To provide superior service, service employees will need to listen at least as much as they talk about their products and services.
Effective communication goes in both directions. While there is a lot of attention on communication in client interactions, an important aspect of other (client)-centred listening often takes a back seat.
When you combine other (client)-centred listening with effective communication, it is possible to promote open dialogue to better understand a client’s needs and expectations in the service encounter.
Other (client)-centred listening is different from merely hearing. It takes effort to understand the client’s needs, expectations and feelings underlying the communication. When the client feels that the other person has not listened to him, the encounter can be frustrating and unproductive.
What is other (client)-centred listening?
Other (client)-centred listening means paying attention to the words a customer uses, his intent, body language and tone of voice.
The service employee listens to the client by keeping an open mind and avoiding making judgments about what is said. A biased listener thinks he already knows what the client is going to say, so he does not take the time required to hear him out.
Don’t make assumptions
He assumes a full understanding right from the start of the conversation, and jumps in and interrupts the client. A biased listener can discourage the client from explaining the issues on his mind and miss the opportunity to close the service gap.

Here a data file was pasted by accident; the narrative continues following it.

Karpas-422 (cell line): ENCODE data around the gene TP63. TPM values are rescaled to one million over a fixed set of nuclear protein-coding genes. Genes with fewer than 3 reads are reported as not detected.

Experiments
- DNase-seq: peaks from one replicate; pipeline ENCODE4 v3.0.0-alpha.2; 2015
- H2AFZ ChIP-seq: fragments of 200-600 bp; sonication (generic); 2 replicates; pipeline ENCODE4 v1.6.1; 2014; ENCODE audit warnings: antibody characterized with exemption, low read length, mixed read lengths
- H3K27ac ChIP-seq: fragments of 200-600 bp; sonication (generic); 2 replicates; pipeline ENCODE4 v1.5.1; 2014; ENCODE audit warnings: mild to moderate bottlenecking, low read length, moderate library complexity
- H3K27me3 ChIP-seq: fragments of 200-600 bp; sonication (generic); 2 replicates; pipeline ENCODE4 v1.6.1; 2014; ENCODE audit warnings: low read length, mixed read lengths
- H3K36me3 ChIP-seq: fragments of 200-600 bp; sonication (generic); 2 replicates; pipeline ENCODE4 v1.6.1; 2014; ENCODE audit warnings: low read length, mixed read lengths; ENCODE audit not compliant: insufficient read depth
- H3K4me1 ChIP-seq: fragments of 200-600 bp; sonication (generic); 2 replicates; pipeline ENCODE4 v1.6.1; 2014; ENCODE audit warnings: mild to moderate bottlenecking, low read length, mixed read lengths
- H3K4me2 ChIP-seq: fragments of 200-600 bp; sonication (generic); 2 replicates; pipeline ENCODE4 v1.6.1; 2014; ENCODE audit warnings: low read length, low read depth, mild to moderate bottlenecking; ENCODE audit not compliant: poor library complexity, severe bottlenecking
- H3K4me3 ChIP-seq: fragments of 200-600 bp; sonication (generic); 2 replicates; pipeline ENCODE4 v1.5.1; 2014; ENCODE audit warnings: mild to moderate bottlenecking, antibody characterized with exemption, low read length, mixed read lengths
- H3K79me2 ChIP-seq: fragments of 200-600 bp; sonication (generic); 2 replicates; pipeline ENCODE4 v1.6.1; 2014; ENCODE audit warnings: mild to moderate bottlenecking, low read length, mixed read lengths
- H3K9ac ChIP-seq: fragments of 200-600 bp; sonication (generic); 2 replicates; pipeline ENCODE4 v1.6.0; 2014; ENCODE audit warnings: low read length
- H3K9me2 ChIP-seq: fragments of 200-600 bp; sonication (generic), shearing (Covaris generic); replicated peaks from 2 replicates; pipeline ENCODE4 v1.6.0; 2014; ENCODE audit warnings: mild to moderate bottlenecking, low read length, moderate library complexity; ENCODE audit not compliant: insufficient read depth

Research says people speak at an average rate of roughly 150 words a minute, while a listener can listen at about 600 words a minute.
As a service employee, you may have the tendency to think ahead, assume you know what the client will say next and rehearse your response. By concentrating on what is being said in the present, you do not lose focus as a biased listener.
You can show respect for what your client is saying by focusing on what is being said and showing you are really listening through verbal affirmation and appropriate body language.
Demonstrate your interest by leaning forward in your chair. Avoid crossing your arms over your chest (it can make you seem aloof) and put down your mobile phone. Make a conscious effort to focus entirely on your client.
It is vital to read his body language too. Not making eye contact with you and drumming his fingers on the table may be signs that he is losing interest or is frustrated with the proceedings.
By observing what makes your client smile or frown, you can identify and diffuse pressure areas. Reassure him you have understood what he wants by reiterating key words of the conversation, and paraphrasing his core needs and expectations.
To avoid misunderstandings, when your client wants something specific, seek clarification if there are any aspects that you do not fully understand.
Paraphrase what he asked for to confirm whether your interpretation is correct. Paraphrasing also demonstrates your interest in what he is saying and your sincerity to get it right.
It is crucial to hone your listening skills through these simple techniques by focusing on your client and creating satisfaction and loyalty. You will be better prepared to meet or exceed his needs and expectations, and enjoy a fruitful interaction with him too.
Article by Seow Bee Leng, the principal trainer of Continuum Learning, which focuses on a wide range of service competencies including customer service mindset (self-efficacy), service values, service clues and service micro-skills. For more information, e-mail firstname.lastname@example.org or visit www.continuumlearning.com